Niagara: I didn’t really do that much art. I didn’t do full time, not even really half time. I would band posters, but I didn’t really do that much, or that good. But there was the album covers, and the single covers, that kind of thing. Maybe I’d do a cover for a local mag or something, but by like ’94ish I heard there was this gallery CPOP, and Rick Manore had invited Robert Williams. He was coming into town to have a show there, and I had already been in Juxtapoz, so I said, “Fuck I have to there.” I was scared to go there and meet him. But I really just didn’t want to go there, and stand in line, and wait to meet him. That’s lame. So I called up the gallery and said, “Hi. I heard you’re having Robert Williams.” I’m pretty sure I heard Rick Manore say, “Is this Niagara? I’ve been wanting to talk to you!” But he was scared of Robert Williams, and he told us to pick him up at the airport. I wasn’t scared of that. That was something that was normal to me. It wasn’t like you were standing and going “aww schucks…” But we picked him up in our sparkle mile-long ’66 Cadillac. Robert Williams loved that because he’s a car junky. So he and Colonel got along great. His wife is wonderful. So they’d come back to town, and they’d stay at our house on the next trip they’re great. I talk to him every once in a while. So anyways, the shows I had were at CPOP and it was a pretty good time. Things were booming. Nobody flew into the towers yet. People were buying art. I couldn’t believe it. I had an astrologer who said Detroit’s going to be really consumed with art in the mid nineties. And I thought, “You are so wrong.” Then that’s just what happened. CPOP moved to a bigger place. Things were going good. And that’s the story. That’s every detail of the story…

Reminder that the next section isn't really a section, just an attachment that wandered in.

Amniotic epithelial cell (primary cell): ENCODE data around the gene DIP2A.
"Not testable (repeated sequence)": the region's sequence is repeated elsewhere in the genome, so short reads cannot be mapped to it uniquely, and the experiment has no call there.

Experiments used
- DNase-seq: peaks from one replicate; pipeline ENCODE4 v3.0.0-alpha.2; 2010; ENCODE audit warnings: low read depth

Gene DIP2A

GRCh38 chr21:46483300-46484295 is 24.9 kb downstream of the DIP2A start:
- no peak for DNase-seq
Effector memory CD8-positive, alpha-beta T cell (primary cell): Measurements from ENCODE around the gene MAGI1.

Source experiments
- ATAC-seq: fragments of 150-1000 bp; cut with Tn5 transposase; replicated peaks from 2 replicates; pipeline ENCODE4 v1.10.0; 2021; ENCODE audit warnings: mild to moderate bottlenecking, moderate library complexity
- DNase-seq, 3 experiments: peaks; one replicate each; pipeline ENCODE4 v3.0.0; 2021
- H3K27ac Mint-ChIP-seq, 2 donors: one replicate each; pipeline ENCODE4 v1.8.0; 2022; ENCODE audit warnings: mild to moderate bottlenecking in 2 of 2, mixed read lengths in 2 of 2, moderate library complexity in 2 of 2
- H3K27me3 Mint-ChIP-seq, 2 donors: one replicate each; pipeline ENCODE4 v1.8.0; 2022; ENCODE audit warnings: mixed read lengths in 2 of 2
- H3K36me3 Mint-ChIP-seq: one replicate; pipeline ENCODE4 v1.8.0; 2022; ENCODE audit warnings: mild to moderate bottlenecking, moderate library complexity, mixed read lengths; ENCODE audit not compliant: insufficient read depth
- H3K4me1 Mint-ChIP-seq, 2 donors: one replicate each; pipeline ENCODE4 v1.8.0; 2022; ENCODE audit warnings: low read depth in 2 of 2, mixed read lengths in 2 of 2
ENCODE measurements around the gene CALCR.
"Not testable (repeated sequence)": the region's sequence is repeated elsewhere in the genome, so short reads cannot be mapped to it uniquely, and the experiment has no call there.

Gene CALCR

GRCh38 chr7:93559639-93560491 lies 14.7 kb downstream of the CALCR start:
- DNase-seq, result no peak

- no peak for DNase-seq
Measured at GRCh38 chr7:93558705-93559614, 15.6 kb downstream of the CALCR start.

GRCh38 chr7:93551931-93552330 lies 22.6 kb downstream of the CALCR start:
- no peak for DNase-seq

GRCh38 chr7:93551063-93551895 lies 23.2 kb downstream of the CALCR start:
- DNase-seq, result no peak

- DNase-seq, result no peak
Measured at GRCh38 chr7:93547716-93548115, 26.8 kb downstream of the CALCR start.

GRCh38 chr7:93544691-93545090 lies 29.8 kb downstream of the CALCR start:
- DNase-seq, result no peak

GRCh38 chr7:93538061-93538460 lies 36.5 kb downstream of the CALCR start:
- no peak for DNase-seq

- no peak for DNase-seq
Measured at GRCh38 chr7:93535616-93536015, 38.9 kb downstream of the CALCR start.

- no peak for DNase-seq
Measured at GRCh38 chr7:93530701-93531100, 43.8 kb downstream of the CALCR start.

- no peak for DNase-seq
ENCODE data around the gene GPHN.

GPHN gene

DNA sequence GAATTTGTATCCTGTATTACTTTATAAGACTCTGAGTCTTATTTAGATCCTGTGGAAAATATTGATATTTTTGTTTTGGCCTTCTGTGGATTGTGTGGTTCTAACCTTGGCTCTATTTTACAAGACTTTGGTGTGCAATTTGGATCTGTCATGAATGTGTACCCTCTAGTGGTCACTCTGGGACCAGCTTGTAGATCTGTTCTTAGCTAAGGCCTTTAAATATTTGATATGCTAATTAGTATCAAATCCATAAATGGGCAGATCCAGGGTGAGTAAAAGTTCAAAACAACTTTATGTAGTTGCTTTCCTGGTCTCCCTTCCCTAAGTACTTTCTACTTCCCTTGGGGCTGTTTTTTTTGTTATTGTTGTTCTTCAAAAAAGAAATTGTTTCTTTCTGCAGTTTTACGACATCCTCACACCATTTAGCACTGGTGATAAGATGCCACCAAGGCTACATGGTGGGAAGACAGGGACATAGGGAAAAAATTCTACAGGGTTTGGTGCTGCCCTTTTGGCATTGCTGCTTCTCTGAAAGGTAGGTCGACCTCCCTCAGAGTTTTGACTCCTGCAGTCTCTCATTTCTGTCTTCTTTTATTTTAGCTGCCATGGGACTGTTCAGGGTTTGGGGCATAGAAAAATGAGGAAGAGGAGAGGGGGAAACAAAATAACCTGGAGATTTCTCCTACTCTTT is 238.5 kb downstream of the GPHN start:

Right now, I have a show when I’m asked. Sometimes people leave me alone and I get to create art. I’ve got a great studio to paint in now. The first thing I’m supposed, which is the third or fourth thing that I’m doing, is to make collages for the Japanese brand Hysteric Glamour. They’re like a couture, punk, really nicely made, expensive clothing made in Japan. They have about 40 stores and I do stuff for them. They need more stuff to put on clothes. It’s funny, because what first happened a few years ago was that they sent of art that they got from our early magazines. Destroy All Monsters was a magazine that we made too. A xerox magazine. So I was opening this box from Japan, and there were all these clothes that were printed with my life. That’s what we did for the magazine. We did collages of what we thought was cool. What we thought was vintage. Art. Pictures of me when I was like a flower girl. Pictures of somebody’s Aunt. It was all on the clothes. That was the first shock. It was like a diary about you in a clothes for Japan. It was a very weird feeling. Now it just seems normal.
1x: Any big shows or events coming up that you’d like to share?
Niagara: I’ve had to turn down some shows. We’re putting together this house. Painting and fixing, and it’s 10x more busy-ness than I thought it would be. There’s a lot to do. But it’s like a giant installation. I mean it’s definitely a work of art. You look through every handle and vintage fixture, put together things and refinish furniture. It’s amazing to do it, and I love doing it, so I don’t feel like I’m missing out. It’s not I’m working so I can do art, I’m always doing it. It’s incredible. But it’s almost done, so I can work in the studio and get busy again.
Niagara was interviewed while at her studio in Hell, Michigan by 1xRUN Editor-In-Chief Pietro Truba. He has previously interviewed Leni & John Sinclair, Ricky Powell, Doze Green, Fred Armisen, Janette Beckman and Shepard Fairey among others for 1xRUN. Follow him @pietrotruba